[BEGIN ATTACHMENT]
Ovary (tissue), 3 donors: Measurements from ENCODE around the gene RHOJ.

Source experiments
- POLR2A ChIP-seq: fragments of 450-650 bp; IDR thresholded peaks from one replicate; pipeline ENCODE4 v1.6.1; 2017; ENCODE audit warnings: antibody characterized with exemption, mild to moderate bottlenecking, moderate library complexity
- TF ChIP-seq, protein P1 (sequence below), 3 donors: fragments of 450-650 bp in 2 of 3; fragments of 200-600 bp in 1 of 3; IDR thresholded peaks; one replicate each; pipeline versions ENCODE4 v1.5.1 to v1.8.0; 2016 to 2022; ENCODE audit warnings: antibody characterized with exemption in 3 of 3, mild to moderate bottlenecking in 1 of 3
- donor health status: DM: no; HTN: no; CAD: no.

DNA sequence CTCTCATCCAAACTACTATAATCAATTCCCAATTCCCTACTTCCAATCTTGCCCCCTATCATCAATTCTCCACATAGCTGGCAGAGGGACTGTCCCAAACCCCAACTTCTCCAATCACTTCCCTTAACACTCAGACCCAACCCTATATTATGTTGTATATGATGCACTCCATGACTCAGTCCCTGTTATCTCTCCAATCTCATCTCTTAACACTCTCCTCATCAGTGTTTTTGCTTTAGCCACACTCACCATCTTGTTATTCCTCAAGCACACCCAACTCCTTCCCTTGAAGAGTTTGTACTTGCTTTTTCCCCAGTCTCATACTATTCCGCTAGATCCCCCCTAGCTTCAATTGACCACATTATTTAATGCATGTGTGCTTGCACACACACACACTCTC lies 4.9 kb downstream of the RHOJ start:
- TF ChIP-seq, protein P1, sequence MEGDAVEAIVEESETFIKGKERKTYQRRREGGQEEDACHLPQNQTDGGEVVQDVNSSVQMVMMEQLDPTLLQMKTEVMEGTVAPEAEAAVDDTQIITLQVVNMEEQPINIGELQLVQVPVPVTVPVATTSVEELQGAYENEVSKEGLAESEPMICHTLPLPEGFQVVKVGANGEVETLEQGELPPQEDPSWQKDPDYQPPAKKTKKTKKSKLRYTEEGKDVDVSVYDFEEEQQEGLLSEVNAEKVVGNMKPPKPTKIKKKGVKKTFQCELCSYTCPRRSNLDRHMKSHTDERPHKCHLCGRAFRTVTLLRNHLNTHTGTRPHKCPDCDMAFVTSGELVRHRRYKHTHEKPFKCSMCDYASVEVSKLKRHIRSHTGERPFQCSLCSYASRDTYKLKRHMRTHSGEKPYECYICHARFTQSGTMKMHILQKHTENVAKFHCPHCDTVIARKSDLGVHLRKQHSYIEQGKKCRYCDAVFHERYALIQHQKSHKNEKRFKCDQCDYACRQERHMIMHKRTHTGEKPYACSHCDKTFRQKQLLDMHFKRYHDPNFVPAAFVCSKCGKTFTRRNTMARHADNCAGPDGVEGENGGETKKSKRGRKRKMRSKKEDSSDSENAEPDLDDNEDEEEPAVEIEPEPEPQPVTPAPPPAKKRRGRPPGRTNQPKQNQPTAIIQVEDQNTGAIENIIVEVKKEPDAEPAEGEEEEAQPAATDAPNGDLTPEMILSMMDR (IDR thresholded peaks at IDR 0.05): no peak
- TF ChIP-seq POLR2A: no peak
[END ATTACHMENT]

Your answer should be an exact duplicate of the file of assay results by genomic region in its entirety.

Ovary (tissue), 3 donors: Measurements from ENCODE around the gene RHOJ.

Source experiments
- POLR2A ChIP-seq: fragments of 450-650 bp; IDR thresholded peaks from one replicate; pipeline ENCODE4 v1.6.1; 2017; ENCODE audit warnings: antibody characterized with exemption, mild to moderate bottlenecking, moderate library complexity
- TF ChIP-seq, protein P1 (sequence below), 3 donors: fragments of 450-650 bp in 2 of 3; fragments of 200-600 bp in 1 of 3; IDR thresholded peaks; one replicate each; pipeline versions ENCODE4 v1.5.1 to v1.8.0; 2016 to 2022; ENCODE audit warnings: antibody characterized with exemption in 3 of 3, mild to moderate bottlenecking in 1 of 3
- donor health status: DM: no; HTN: no; CAD: no.

DNA sequence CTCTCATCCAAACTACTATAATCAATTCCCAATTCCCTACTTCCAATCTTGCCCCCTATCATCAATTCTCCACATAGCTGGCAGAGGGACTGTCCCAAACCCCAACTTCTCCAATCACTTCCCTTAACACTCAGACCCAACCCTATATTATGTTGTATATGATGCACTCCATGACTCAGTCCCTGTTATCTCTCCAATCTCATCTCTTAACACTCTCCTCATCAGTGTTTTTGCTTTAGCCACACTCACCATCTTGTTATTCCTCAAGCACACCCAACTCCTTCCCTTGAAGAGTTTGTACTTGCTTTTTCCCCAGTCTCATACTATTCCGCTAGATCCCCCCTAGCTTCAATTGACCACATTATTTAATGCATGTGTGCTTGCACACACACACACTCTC lies 4.9 kb downstream of the RHOJ start:
- TF ChIP-seq, protein P1, sequence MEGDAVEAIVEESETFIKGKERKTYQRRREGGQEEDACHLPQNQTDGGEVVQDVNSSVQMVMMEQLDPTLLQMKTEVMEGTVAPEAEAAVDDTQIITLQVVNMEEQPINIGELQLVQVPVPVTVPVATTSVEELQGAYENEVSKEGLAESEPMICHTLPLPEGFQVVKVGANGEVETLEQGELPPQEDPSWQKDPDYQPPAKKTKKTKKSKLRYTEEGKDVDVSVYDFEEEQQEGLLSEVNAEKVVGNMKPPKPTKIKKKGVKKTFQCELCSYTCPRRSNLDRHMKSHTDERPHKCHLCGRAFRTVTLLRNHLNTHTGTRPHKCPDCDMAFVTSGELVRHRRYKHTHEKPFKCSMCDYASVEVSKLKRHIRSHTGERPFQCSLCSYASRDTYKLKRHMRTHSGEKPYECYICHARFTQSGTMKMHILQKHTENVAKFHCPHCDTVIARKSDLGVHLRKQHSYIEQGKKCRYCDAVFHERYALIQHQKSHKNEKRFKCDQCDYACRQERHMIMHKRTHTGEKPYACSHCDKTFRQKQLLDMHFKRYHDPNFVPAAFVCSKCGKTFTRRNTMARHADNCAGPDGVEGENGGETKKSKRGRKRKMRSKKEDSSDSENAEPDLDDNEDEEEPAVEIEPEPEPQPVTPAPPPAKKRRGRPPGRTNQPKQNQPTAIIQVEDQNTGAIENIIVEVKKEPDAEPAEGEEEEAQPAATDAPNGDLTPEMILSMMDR (IDR thresholded peaks at IDR 0.05): no peak
- TF ChIP-seq POLR2A: no peak